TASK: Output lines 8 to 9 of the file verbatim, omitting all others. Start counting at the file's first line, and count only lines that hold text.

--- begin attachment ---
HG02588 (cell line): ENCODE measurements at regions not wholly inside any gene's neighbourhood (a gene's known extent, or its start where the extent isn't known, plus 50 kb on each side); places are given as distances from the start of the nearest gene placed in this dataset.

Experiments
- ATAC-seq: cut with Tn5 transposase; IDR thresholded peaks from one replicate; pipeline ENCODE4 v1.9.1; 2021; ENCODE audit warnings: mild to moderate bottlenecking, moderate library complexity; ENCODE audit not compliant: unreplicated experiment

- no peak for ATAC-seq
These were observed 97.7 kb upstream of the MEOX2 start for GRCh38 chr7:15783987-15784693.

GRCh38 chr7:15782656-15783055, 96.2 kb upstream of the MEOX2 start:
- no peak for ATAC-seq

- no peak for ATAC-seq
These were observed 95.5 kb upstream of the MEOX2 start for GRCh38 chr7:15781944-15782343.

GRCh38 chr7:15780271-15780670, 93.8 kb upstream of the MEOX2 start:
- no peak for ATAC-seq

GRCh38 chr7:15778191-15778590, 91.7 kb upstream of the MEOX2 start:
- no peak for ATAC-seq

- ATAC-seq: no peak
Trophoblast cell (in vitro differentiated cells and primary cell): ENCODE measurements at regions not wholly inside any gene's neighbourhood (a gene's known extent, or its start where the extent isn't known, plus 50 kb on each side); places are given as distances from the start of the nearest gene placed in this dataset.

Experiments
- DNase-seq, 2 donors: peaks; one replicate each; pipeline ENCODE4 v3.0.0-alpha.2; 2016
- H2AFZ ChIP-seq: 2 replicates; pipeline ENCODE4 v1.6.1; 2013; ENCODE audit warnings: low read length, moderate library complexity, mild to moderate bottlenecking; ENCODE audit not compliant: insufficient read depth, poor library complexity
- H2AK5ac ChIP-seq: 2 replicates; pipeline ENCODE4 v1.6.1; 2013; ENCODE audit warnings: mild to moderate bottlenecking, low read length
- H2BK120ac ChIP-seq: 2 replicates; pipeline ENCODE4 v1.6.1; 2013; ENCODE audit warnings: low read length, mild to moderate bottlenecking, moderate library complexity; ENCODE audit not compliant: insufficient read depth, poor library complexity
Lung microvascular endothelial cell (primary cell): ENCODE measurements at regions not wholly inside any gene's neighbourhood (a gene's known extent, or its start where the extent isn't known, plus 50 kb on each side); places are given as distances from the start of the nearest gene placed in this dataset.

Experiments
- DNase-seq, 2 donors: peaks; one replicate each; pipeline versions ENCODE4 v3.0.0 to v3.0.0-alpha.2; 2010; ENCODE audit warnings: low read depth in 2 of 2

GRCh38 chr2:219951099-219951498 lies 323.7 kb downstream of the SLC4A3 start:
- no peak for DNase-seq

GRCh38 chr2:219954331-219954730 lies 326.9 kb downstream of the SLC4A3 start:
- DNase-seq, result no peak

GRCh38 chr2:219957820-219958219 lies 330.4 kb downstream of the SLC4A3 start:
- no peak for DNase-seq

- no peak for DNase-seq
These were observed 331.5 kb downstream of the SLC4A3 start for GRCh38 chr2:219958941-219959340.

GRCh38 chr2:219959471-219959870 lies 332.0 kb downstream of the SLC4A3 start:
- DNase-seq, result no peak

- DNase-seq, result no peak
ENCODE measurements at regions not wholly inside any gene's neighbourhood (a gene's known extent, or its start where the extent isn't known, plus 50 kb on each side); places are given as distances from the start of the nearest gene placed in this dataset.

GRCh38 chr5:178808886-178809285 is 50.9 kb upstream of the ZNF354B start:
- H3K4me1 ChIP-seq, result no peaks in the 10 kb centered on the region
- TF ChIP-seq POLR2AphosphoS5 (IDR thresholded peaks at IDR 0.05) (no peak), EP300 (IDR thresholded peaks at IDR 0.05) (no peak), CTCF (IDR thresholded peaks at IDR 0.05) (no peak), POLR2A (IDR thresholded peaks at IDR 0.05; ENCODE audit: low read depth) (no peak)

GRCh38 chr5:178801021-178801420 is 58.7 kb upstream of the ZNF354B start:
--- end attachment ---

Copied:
- no peak for ATAC-seq
These were observed 95.5 kb upstream of the MEOX2 start for GRCh38 chr7:15781944-15782343.